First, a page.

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Environmental Geoscience

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Environmental Geoscience News

Rare isotopes help unlock mysteries in the Argentine Andes
EUREKALERT — Scientists studying the variations in concentrations of cosmogenic nuclides can estimate how long rocks have been exposed at the Earth’s surface. This allows researchers to gain a better understanding of planetary processes, such as rates of erosion—from nothing more than a kilogram of river sand. The work of Dr. Nat Lifton, of Purdue EAPS, PRIME Lab, and Purdue Physics and Astronomy is discussed in this EurekAlert article.

Soils of war: The toxic legacy for Ukraine's breadbasket
REUTERS — When Ukraine recaptured Kherson in November, Andrii Povod returned to find his grain farm in ruins. Two tractors were missing, most of the wheat was gone and all 11 buildings used to store crops and machinery had been bombed and burned. The farm bears the scars of Russian shelling and unexploded ordnance riddles the fields but it's the less visible damage to Ukraine's famously fertile soil after a year of war that could be the hardest to repair. U.S. academics Joseph Hupy (Purdue EAPS Courtesy) and Randall Schaetzl, coined the term "bombturbation" in 2006 to describe war's impact on soil. Among the unseen damage, bomb breaches in bedrock or soil layers can change the water table's depth, depriving vegetation of a shallow water source, they wrote.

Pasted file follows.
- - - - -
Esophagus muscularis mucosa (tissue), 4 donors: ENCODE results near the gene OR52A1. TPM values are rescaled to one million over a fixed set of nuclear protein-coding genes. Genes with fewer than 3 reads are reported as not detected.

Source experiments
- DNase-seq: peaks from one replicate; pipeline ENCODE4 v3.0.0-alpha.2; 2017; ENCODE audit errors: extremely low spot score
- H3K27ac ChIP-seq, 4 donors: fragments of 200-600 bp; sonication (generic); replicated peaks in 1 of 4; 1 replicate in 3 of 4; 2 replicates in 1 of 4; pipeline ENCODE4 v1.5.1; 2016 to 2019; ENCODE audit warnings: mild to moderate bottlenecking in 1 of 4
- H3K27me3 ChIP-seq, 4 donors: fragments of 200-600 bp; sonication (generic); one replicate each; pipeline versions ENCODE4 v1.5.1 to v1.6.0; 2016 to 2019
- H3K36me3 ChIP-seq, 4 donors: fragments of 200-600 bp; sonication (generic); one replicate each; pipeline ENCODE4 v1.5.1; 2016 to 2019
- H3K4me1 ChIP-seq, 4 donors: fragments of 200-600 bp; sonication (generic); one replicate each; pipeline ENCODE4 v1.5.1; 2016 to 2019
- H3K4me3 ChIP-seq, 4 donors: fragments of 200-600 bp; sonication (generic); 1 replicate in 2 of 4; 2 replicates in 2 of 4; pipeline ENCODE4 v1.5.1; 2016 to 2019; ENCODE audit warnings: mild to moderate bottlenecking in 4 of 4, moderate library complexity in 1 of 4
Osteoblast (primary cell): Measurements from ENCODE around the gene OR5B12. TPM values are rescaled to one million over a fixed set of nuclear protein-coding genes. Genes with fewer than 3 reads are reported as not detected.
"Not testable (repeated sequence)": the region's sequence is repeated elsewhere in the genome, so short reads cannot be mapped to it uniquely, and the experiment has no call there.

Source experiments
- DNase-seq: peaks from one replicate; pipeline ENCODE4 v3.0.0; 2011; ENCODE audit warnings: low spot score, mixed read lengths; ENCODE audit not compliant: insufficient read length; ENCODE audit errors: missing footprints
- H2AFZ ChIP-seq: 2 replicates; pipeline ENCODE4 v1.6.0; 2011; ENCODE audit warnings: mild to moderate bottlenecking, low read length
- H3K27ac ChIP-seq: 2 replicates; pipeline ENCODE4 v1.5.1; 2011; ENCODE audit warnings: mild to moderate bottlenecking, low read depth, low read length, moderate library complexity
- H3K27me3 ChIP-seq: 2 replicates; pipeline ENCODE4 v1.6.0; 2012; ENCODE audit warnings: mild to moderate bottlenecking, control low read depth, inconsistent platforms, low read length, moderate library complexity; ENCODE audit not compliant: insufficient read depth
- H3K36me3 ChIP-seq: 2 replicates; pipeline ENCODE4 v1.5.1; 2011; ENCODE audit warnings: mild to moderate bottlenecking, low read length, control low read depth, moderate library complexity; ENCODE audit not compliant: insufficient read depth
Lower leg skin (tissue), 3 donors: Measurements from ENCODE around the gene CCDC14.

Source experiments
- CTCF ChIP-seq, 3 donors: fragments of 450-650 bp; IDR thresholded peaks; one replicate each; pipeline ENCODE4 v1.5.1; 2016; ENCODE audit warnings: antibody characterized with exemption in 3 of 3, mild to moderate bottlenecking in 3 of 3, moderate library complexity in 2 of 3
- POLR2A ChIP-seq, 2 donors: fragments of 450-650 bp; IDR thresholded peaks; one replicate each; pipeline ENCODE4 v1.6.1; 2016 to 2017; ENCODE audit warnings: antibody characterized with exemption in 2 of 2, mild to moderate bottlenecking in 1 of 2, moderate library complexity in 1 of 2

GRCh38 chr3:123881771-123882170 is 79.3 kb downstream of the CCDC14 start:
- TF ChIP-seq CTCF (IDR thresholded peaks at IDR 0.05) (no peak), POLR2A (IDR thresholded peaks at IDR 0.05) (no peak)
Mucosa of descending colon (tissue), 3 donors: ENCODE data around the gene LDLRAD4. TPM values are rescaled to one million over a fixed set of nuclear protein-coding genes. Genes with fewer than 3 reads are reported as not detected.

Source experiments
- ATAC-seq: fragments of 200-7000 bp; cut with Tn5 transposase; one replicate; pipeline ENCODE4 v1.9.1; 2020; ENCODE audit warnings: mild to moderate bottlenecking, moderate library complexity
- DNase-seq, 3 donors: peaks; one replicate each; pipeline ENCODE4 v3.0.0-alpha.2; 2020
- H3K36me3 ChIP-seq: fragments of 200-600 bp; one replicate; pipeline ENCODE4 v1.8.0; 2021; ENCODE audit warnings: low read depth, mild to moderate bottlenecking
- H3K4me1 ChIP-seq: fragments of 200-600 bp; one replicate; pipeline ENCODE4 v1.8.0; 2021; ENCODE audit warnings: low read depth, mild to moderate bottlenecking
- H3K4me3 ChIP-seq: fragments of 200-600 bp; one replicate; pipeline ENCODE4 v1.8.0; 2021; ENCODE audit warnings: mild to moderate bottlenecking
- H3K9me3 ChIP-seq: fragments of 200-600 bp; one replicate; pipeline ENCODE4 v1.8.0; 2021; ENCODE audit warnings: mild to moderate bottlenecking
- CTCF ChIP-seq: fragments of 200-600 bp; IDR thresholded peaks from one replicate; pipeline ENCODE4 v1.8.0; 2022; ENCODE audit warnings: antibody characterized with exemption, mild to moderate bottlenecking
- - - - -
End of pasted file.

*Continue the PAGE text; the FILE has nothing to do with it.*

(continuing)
Tricky Faults, Lax Construction and Wobbly Soil Fueled Destruction in Turkey
WALL STREET JOURNAL — The one-two punch of killer earthquakes that struck Turkey and Syria on Monday were connected in time and space—occurring on separate but nearby faults but driven by the same crushing geologic forces, according to scientists. “We’re dealing with a fault system—a whole bunch of different faults and they are all talking to each other,” said Jonathan Delph, a seismologist at Purdue EAPS who studies the geology of the region.

Caltech Heritage Project: Douglas Schmitt (MS '84, PhD '87), Geoscientist
CALTECH — David Zierler, Director of the Caltech Heritage Project at CalTech, caught up with Prof. Doug Schmitt, CalTech alumnus and current Purdue EAPS Associate Head, Professor, and Stephen and Karen Brand Endowed Chair of Unconventional Energy, to discuss his career in rock physics.

Purdue Team of Scientists Return from Trip to Antarctica
STAR CITY NEWS — Hannah Grace, of Star City News, sat down with Dr. Marissa Tremblay, of Purdue Earth, Atmospheric, and Planetary Sciences, to discuss her recent trip to Antarctica.


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